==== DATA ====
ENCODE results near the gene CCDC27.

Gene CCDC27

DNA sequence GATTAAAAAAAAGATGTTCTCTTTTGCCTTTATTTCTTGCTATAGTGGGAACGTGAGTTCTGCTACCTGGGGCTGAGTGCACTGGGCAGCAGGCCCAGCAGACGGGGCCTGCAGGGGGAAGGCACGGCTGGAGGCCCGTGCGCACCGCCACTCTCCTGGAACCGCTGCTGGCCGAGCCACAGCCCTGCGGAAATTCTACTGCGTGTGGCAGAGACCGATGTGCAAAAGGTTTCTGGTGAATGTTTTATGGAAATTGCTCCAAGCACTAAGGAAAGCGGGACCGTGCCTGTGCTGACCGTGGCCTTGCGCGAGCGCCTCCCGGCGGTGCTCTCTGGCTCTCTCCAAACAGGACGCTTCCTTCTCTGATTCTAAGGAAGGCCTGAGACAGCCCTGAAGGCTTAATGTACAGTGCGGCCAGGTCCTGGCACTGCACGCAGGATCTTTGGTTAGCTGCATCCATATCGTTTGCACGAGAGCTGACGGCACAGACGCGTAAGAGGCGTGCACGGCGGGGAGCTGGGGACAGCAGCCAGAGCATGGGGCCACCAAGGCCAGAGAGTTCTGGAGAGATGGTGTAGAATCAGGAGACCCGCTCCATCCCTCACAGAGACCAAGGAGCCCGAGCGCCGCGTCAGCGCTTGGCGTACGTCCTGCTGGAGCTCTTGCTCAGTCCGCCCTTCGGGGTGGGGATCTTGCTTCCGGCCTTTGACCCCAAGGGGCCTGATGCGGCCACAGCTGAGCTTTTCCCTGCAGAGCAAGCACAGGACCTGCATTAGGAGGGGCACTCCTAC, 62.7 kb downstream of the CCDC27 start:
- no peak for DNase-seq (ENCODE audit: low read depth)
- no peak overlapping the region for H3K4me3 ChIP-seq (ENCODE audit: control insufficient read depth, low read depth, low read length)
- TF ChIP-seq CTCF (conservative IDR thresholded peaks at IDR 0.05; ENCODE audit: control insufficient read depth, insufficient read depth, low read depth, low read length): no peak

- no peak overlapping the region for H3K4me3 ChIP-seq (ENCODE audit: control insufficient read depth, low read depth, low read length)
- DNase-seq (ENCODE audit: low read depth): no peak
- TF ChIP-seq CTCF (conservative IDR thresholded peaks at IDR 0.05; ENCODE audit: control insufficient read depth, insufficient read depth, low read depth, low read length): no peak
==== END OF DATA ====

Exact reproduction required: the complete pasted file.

ENCODE results near the gene CCDC27.

Gene CCDC27

DNA sequence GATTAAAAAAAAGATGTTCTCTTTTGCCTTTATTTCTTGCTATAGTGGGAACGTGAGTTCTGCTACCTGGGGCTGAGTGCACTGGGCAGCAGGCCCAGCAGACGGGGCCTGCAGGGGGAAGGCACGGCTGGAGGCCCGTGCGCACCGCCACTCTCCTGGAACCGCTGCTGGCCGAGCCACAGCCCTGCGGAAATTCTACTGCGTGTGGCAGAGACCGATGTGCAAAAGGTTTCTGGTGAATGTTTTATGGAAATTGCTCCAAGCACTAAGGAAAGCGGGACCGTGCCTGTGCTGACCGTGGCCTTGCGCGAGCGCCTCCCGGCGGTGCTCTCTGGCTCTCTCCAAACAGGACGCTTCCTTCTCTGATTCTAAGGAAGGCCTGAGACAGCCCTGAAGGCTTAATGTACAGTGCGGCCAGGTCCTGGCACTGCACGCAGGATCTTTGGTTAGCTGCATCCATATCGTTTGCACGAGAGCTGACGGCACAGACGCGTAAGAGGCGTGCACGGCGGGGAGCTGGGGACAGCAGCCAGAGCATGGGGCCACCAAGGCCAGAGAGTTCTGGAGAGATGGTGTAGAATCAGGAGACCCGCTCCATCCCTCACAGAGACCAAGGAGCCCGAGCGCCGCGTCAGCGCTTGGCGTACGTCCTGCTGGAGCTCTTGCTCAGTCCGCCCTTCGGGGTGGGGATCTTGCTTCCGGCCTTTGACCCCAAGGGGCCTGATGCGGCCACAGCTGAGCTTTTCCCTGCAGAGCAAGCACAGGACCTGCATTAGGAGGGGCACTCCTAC, 62.7 kb downstream of the CCDC27 start:
- no peak for DNase-seq (ENCODE audit: low read depth)
- no peak overlapping the region for H3K4me3 ChIP-seq (ENCODE audit: control insufficient read depth, low read depth, low read length)
- TF ChIP-seq CTCF (conservative IDR thresholded peaks at IDR 0.05; ENCODE audit: control insufficient read depth, insufficient read depth, low read depth, low read length): no peak

- no peak overlapping the region for H3K4me3 ChIP-seq (ENCODE audit: control insufficient read depth, low read depth, low read length)
- DNase-seq (ENCODE audit: low read depth): no peak
- TF ChIP-seq CTCF (conservative IDR thresholded peaks at IDR 0.05; ENCODE audit: control insufficient read depth, insufficient read depth, low read depth, low read length): no peak